The result is that testing gets squeezed into a short window prior to customer release.  As many teams will attest, this passive approach to testing creates quality problems and builds tension between developers and the testers. For managers that want to move faster, testing is seen as a bottleneck. It’s important to realize that testing only becomes a bottleneck when testing isn't approached as a whole-team effort. In many companies, this is lamentably the way things are done.

If you want a deeper read on what software delivery iterations look like in modern software teams, check out this blog: 

The basic concept of shift left testing

Only "rockstar" few teams are testing much more effectively by shifting left. In such teams, testing begins at the start of each and every cycle. Testers participate in design efforts, asking questions about customer requirements. Not only does this result in some design changes, but the testers learn first-hand about the ultimate standard for testing the release. Some testers may realize that it’s much more efficient to work closely with component and system developers. They can ask probing questions, begin forming testing approaches and formulate testing scenarios. Other testers might meet with the API developers and work to create test stubs for new services. As practicable, testers can progressively test new features as they are made available. As testers are actively participating more in these earlier phases, they are effectively "shifting left" in the waterfall sequence of events in the software delivery pipeline. 

Some testing will occur at the very end, but it should be residual. It should be relatively faster since most of the problems have already been found and mitigated. Shift-left doesn't move to test to the beginning of a development cycle, rather the testers get together with the product owner and analysts before anything is built, getting involved in each phase as appropriate. Shift-left injects testing into each sprint. For more details on how testing processes should change when you shift left, check out this blog by Lisa Crispin:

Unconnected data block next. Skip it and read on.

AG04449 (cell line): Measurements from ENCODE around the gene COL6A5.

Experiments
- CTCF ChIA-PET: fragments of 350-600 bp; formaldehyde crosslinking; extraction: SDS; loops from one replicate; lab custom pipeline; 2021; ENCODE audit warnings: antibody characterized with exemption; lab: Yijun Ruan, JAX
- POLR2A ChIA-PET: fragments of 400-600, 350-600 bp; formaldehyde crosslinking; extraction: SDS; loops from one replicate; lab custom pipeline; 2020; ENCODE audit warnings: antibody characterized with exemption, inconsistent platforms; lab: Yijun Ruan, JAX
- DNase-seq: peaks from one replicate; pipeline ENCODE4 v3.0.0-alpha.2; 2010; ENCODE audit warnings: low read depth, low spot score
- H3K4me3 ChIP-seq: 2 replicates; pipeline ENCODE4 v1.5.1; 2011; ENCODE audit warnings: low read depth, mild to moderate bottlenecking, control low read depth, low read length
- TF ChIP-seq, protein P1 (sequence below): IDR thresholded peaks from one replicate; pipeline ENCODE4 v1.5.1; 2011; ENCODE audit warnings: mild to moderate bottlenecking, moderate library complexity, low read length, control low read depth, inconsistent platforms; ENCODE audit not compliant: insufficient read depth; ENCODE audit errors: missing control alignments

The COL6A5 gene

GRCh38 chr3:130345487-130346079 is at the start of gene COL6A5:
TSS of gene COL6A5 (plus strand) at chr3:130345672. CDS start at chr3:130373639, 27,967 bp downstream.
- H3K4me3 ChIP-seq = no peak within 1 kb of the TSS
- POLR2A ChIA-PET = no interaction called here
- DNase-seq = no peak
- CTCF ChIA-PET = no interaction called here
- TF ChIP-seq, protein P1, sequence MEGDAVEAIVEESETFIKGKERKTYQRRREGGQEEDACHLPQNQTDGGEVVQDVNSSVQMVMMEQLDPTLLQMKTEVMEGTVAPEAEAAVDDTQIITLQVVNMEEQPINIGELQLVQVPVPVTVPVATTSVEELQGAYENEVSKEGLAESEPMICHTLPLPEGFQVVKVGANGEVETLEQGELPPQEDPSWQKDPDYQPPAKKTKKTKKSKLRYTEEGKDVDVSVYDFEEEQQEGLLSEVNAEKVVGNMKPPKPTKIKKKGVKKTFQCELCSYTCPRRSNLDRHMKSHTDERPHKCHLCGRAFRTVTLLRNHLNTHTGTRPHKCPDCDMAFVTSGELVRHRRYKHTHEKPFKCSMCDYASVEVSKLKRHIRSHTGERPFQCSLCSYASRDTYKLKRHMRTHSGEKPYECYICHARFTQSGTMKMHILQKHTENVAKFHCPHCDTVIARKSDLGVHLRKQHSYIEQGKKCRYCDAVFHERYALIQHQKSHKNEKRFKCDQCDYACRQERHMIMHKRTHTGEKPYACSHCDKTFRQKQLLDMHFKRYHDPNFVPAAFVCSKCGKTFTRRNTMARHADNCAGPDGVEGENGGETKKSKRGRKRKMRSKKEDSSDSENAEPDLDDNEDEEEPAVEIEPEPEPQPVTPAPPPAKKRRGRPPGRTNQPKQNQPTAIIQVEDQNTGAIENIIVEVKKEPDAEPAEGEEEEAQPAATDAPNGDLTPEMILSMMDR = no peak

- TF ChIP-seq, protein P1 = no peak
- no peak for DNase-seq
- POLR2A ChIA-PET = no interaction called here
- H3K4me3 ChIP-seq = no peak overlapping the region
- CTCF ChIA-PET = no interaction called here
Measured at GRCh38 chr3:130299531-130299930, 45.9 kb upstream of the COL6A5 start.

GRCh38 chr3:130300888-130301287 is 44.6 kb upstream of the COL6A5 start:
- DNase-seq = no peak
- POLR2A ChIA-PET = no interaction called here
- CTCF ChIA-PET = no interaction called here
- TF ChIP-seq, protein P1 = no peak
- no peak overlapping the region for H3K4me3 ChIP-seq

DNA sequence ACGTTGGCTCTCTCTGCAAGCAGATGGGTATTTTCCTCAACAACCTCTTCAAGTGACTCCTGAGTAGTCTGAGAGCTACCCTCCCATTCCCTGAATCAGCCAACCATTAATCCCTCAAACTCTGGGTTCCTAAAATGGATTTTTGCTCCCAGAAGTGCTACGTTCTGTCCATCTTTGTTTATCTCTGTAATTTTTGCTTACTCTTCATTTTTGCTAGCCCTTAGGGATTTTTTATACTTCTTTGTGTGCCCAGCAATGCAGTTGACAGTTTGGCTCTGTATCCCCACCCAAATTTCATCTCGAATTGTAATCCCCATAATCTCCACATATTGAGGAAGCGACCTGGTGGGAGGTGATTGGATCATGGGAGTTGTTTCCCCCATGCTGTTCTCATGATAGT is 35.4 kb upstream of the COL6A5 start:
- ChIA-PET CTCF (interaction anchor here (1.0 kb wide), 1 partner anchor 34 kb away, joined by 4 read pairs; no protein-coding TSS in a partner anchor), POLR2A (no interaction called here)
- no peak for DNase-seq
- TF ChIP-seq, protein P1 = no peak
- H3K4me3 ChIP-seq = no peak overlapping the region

Shift left testing reshapes product development

In conventional waterfall software delivery practices, there tends to be too much waiting. This is almost always the case at the start of a cycle when both testers and developers are waiting on requirements. Testers continue to wait for new builds, and also wait for developers to declare code-complete so that regression testing can move ahead. A lot of time is spent idling or trying to avoid being idle. It can be much better! Productivity can increase significantly when testing is done further upstream.

Generally, shifting left is an initiative that involves QA as far upstream as possible. The aim is to prevent some defects from ever materializing and also to identify any actual defects as early as possible. Shift-left is an effort to integrate the team more closely to perform testing early. As a member of such a team, testers can be much more productive.